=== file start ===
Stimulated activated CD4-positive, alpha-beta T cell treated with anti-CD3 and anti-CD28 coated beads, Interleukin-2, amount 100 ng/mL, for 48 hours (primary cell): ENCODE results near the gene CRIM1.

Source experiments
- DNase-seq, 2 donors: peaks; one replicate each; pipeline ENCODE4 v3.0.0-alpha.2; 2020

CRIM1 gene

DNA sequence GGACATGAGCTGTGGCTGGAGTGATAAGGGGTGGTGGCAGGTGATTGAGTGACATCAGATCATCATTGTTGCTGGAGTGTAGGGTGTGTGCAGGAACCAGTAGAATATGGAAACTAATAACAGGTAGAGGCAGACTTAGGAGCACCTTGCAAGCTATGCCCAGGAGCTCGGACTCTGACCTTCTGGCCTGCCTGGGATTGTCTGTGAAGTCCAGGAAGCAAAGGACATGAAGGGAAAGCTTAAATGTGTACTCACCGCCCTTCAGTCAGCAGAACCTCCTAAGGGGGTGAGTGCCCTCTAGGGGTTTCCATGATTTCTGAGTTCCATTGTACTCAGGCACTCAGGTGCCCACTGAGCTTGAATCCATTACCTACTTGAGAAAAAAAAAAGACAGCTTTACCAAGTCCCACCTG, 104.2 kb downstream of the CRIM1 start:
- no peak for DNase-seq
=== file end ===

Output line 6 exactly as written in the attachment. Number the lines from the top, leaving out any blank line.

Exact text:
- no peak for DNase-seq